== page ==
Every other major mobile OS maker has attempted a tablet, and that tablet has--for better or for worse--bridged the mobile ecosystem across devices. Microsoft will not only have to partner with a manufacturer capable of creating a sellable tablet, it will also have to boost its OS enough to make its app store, music, and other features operate equally well on both devices. What's more, they'll need to collaborate across systems to make the whole OS greater than the sum of its parts.
Here's another problem: getting that flagship phone (or tablet) is easier said than done. Winning over the carriers will take time, since operators want assurance the platform will sell before buying a bulk phones for which they're then liable. AT&T and T-Mobile have the most phones. Sprint and Verizon have one Windows Phone apiece, as does U.S. Cellular. The CDMA-versus-GSM technology is a contributing factor, surely, and Microsoft has so far favored the more globally accepted GSM. But in order to get carrier and manufacturers to negotiate the range of prices that will lure curious shoppers, Microsoft will need carrier ubiquity, and the carriers' dollars in subsidizing costs.
On the other hand, carriers appreciate hardware and software diversity in their lineups, so they're cautiously open to Windows Phone (even Android was slow to start). Microsoft needs to continue courting them. Where there's carrier demand, manufacturers will follow, and even try to influence hardware design.
Since the beginning, Microsoft could have done more to sell Windows Phone, a truth that various people working on the project have admitted to CNET. The previous ads don't often explain the platform's strengths or make a case for why consumers should buy into it, and TV product placements feel cheesy and overstated. Microsoft needs to spend more time investing in the OS with consumer events and ads, and get its carrier and manufacturer partners to join them. Motorola and Verizon's excellent Motorola Droid campaign did a standout job differentiating Android from iPhone. Microsoft needs that, too.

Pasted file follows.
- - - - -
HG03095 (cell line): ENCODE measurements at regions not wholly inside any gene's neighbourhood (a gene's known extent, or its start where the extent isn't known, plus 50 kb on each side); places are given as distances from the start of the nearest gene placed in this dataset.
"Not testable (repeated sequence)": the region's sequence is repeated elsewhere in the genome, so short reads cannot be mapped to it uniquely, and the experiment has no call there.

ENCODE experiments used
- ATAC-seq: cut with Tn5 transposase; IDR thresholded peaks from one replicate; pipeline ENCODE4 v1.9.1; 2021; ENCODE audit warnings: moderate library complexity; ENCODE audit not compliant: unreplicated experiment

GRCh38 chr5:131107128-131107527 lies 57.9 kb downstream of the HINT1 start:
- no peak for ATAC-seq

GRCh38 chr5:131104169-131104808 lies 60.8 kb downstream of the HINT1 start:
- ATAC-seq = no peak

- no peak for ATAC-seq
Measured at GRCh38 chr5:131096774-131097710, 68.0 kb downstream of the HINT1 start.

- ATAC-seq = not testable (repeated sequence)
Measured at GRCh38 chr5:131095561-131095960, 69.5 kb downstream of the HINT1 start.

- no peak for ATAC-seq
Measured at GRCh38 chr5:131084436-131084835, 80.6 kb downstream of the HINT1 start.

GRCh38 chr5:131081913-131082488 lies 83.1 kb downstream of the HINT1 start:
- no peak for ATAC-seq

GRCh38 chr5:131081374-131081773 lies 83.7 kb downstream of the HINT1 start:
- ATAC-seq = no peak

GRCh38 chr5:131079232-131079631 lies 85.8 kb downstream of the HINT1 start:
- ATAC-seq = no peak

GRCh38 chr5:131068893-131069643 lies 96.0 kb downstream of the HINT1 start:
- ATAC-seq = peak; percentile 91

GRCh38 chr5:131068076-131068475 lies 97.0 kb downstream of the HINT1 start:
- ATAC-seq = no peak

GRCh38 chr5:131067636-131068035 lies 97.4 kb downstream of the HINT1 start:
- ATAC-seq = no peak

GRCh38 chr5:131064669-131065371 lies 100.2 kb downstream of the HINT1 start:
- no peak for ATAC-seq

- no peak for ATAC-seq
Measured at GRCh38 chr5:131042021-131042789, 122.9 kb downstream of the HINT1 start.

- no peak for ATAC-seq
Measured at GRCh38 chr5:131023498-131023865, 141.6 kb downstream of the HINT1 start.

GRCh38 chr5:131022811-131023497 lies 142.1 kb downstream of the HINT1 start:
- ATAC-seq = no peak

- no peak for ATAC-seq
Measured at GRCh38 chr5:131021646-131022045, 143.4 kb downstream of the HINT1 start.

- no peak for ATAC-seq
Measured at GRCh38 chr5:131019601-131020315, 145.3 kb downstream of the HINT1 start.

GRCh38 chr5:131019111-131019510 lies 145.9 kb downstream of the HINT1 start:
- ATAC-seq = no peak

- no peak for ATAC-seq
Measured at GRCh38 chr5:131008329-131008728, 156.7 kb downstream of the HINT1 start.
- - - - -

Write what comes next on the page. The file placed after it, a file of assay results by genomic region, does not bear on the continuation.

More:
Who can it beat?
Windows Phone won't topple Android or weaken iPhone anytime soon. Android is currently enjoying a healthy chunk of the U.S. market share, and a long summer of pent-up iPhone 5 lust will turn into cash register love once Apple unveils a shiny new iPhone 5 on October 4 and whips up iPhone fervor once again. In the meantime, new Android devices emerge almost daily, and folks already anticipate the next flagship phone.
It's the role of the third player that's still there for the taking, if Microsoft makes the right moves. RIM's BlackBerry is stagnant and troubled, Palm--no, HP's--WebOS is as good as dead, and Nokia has axed Symbian to hop into bed with Windows Phone, a point in Microsoft's favor.
A WebOS failure and BlackBerry obsolescence bode well for Redmond's momentum, but not for the platform itself. To gain ground, Microsoft must win customers who are switching from feature phones to smartphones, or who aren't completely enamored with their current platforms. Because of Apple's closed ecosystem, Windows Phone won't win any iPhone followers who use Macs at home. Microsoft must carve a slice from Android's pie.
Microsoft's next step
With Mango, Windows Phone is one step closer to market maturity. The update makes Windows Phone a more powerful OS, but not a commanding one. The hardware and software currently limit what you can do, which makes the OS best suited for people who aren't interested in much more beyond the usual on their phones. That's absolutely fine. Smartphones should first and foremost be a utility, but that attitude alone locks Microsoft into competing with mid-tier Android phones, and it's better than only that.
We've pointed out Microsoft's weaknesses, of which the company is no doubt already painfully aware. With the next installation, Windows Phone will have to prove itself as strong as Android; in some places, stronger.
It won't be easy, especially since through it all, Windows Phone must maintain its own identity. The pinnable and widgety live tiles and blocky throwback look are a great start. Now add to it other fresh, out-of-the box ideas, and simple but strong connections to other Microsoft properties--like new ways to use a phone with Xbox and Kinect, or neat home or tablet networking, and you're cooking with gas.
What's absolutely certain is that the grace period is over. Microsoft's next step after Mango will be its most crucial yet.